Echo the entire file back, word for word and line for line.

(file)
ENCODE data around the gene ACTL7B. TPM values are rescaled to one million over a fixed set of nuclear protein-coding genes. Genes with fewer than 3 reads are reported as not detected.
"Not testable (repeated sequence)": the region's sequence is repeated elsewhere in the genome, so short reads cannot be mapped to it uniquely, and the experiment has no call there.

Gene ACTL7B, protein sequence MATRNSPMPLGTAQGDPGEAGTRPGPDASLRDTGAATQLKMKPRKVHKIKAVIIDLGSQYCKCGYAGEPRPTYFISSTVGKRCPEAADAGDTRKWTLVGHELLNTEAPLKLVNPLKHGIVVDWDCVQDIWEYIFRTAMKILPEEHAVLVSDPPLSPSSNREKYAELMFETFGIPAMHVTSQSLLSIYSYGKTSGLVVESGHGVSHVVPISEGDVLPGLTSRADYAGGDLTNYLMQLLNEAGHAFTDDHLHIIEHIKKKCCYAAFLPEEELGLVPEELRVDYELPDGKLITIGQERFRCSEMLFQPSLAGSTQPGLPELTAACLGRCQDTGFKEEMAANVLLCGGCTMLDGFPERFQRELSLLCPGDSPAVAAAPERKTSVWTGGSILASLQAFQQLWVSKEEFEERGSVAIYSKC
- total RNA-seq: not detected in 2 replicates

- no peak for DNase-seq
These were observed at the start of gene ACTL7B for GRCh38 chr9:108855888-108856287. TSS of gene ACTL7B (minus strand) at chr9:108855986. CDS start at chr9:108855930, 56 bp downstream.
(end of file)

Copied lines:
ENCODE data around the gene ACTL7B. TPM values are rescaled to one million over a fixed set of nuclear protein-coding genes. Genes with fewer than 3 reads are reported as not detected.
"Not testable (repeated sequence)": the region's sequence is repeated elsewhere in the genome, so short reads cannot be mapped to it uniquely, and the experiment has no call there.

Gene ACTL7B, protein sequence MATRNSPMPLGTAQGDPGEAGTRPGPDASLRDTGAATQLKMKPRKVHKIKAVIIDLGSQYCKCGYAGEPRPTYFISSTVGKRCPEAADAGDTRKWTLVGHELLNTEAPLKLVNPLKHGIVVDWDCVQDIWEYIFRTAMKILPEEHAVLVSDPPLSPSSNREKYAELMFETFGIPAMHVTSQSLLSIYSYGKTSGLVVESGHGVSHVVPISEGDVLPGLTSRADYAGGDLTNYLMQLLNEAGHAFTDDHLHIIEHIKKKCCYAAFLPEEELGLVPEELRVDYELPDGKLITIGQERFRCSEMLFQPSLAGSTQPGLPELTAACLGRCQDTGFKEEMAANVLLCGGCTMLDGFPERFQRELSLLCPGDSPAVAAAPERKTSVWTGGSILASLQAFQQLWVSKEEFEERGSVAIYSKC
- total RNA-seq: not detected in 2 replicates

- no peak for DNase-seq
These were observed at the start of gene ACTL7B for GRCh38 chr9:108855888-108856287. TSS of gene ACTL7B (minus strand) at chr9:108855986. CDS start at chr9:108855930, 56 bp downstream.